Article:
More troubling is the question: does this firm not employ one gay man that was part of the "group"? 

I don't think they do. 

How can you be a creative media savvy company in today's world without have at least one gay man on staff?  And if they do, is he the only gay man in the world that doesn't know the slang of our times?  Or is their intent to market to the mainstream world a term that in real life about a is a man who really is wearing some "Elbow Grease" and working up a sweat to get the job done?

I know, I shouldn't go there.  But sometimes, its so hard to say no.

I just have this image of a guy in Detroit, leaning back on his couch while his girlfriend (or even boyfriend) looks at him with bedroom eyes, and he says "Oh, yeah, baby, pump that fist, but don't get it on the carpet."

And I don't think thats what they intended.

.

Tuesday, November 16, 2010

The funeral caper


Today is now funeral+one and like a fool. I was up and at ‘um this morning all bright eye’d and bushy tailed. Now I am dragging and need coffee to bolster my flagging energy. Oh, Yuban, where for art thou?

Well the funeral yesterday was wonderful.

My hometown doesn’t have a Rabbi of its own, instead they use a Rabbinical student. We didn’t know what to think, and wondered how the Cadet Rabbi would do (“Reporting for duty, SIR!”), but once we met him my fears were set aside. He was a wonderful man and gave us a memorable service that was like Mom – very light on sentimentality, but educational. My mother loved to teach, and because most of the people in my hometown have never been to a Jewish deli, let alone a funeral, I asked Rabbi Phillip to use the moment as a teaching experience. And he patiently explained to everyone what was going on and why it was done as it was.

That takes me back to our three old hens who sat perched in the back of the room, their eyes scanning about to see who came in, who sat where and with whom.

Before the service we did the Keriah – a ceremonial tearing of the cloth. In this case a black ribbon worn by each member of the family which is then slashed and then worn for seven days to signify our mourning.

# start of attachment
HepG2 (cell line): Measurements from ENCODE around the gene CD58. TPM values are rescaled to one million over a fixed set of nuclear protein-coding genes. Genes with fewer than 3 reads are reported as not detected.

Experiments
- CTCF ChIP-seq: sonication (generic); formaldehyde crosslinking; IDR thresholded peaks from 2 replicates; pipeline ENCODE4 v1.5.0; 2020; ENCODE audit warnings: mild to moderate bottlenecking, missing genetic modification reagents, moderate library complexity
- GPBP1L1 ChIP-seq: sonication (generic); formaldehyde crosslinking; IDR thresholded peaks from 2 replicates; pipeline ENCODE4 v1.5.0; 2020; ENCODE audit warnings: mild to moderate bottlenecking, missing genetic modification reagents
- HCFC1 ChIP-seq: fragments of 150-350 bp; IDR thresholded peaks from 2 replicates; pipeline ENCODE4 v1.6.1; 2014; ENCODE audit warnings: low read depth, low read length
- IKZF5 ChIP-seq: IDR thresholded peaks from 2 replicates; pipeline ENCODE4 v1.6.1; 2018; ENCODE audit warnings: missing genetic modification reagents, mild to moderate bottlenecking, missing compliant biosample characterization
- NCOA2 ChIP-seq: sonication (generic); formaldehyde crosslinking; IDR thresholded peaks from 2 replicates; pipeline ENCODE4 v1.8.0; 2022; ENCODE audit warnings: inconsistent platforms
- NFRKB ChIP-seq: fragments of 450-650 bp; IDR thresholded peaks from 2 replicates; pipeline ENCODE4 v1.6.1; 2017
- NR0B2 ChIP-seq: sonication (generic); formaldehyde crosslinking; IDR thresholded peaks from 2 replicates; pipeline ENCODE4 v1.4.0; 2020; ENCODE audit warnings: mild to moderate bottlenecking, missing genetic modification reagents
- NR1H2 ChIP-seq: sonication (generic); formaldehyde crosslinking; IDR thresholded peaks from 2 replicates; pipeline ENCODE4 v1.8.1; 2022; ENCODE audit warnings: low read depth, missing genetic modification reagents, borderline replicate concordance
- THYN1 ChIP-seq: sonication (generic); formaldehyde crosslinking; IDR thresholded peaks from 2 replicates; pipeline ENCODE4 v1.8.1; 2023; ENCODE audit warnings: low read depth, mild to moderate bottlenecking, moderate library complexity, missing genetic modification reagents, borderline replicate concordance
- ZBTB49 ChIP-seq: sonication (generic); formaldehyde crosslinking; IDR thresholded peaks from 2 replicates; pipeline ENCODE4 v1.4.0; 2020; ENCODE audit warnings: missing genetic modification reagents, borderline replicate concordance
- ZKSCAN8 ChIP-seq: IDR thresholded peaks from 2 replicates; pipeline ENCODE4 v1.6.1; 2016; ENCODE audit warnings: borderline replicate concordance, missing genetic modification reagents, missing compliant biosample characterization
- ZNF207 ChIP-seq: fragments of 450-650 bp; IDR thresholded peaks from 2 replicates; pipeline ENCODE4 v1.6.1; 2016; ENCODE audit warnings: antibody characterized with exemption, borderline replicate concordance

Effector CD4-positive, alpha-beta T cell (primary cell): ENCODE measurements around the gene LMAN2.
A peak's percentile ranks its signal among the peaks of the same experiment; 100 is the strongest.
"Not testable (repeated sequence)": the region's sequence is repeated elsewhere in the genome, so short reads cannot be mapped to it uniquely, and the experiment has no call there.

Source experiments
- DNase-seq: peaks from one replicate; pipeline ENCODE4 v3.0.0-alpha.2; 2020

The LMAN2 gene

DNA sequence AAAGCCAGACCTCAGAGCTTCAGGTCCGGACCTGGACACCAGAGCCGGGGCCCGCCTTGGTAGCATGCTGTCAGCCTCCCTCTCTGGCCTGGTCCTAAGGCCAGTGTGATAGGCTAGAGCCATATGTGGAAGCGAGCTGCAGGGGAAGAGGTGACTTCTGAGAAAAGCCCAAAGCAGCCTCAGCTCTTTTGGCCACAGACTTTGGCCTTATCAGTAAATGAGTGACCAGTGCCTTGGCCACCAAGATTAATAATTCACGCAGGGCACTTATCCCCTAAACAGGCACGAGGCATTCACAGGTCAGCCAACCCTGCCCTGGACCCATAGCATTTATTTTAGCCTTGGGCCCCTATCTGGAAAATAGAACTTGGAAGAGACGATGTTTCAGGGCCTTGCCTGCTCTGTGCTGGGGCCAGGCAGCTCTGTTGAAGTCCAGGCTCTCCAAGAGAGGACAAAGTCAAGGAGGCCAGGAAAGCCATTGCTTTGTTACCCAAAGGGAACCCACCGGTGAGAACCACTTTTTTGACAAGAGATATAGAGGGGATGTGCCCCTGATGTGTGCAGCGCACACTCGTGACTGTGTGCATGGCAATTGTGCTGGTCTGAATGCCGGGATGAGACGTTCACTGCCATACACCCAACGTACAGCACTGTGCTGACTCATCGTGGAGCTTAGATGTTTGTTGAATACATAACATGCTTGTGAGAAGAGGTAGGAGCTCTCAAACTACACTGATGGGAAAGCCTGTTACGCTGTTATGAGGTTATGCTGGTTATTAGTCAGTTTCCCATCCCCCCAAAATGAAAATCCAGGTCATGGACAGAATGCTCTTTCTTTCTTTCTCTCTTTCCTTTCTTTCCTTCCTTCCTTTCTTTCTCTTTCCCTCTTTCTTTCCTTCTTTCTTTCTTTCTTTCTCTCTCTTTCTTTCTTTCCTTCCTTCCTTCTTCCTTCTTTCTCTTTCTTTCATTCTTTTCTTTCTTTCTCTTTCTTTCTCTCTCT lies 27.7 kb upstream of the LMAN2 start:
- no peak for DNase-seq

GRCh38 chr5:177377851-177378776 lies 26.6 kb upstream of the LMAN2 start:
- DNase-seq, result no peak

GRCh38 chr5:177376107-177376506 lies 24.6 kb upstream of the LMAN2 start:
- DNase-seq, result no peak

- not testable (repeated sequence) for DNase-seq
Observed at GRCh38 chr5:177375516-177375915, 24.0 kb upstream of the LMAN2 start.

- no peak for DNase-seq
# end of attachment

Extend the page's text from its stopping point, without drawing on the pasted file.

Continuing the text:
Then the service began and I gave my eulogy, which I was told was beautiful, and which I do not remember very much of, even though it was written down.

Because Mom had a beautiful smile, I ended the eulogy with a story that was my mother, in spades:

About a year into keeping company with the man who become my step father, she called me one Sunday morning and had to tell me something.

Mom: “Guess what the two of us did together for the first time last at about midnight?”

Me: “Oh, God…”

Mom: “Well, the two of us..." she paused, "went to Kroger to look for food that was going out of date the minute after midnight. If you find something and take it to the service counter, you get one of these items – fresh of course – for FREE!”

Me: (relieved that it was something else that they had done) “You two wacky kids.”

Mom: “We have steaks that are just beautiful, and fresh milk and butter.  I have six jars of capers for you.” 

Me: “When would anyone use six jars of capers in a lifetime. They’ll go bad before I use them.”

Mom: “Oh, these things are canned – they’ll never go bad on your shelf…”

Me: “Well the store seems to think that they go bad, otherwise you never would have gotten these in exchange for the out of date one you found, right?”

Mom: “Oh, yeah…”

The room cracked up, because that was who she was, and they knew it.

Yes, she was proper, and always on the mark, but then she would do these random things. But she always thought about me, or my cousin, or her bridge buddies, or someone she had met through a friend.

This, the joy, is what we should remember when the people we love pass on.

And even though those three old hens annoyed me so, I realized that in a way, they too brought their own kind of joy – finding opportunities for life in death.

Before they left the "after party" that was our meal, the lead hen came up to me and started on about how she had these local history books that she was sure that I could have used when I wrote my two (real) books on our hometown.  She made the mistake of bragging about them in front of another town historian who is a family friend. 

"These books are very old, and very rare.  I should take them on the Antiques Roadshow - they must be worth a small fortune!" she said.

Never mind that the books had been reprinted, or that the library had them on the shelves, or that the local historical society tried everything they could get people to keep them rather than denoate them (they had a number of copies), Old Henny Penny was just certain, that like everything else, she just had to be right.

As she walked away, my friend said to me, in a lowered voice, "And who is that fabulously unaware lady and her entourage?"

Still, the poetry books have a date with destiny’s dumpster. Despite their assertions that their “Lord, Sweet Jesus” poems were my mother, they didn’t know the woman I knew. And that woman would have found a use for all those capers, lest they go to waste, and she didn't suffer fools, wisely, or otherwise.

Monday, November 15, 2010

Poetic Justice?



OK, so today was Mom's funeral - and I am fine, really I am, just tired - and we made it through just fine.


But this is about yesterday, and I was too tired to post this then, but we had a visit from a trio of cackling old hens who came to the funeral home just to insert themselves to see what they could get for themselves.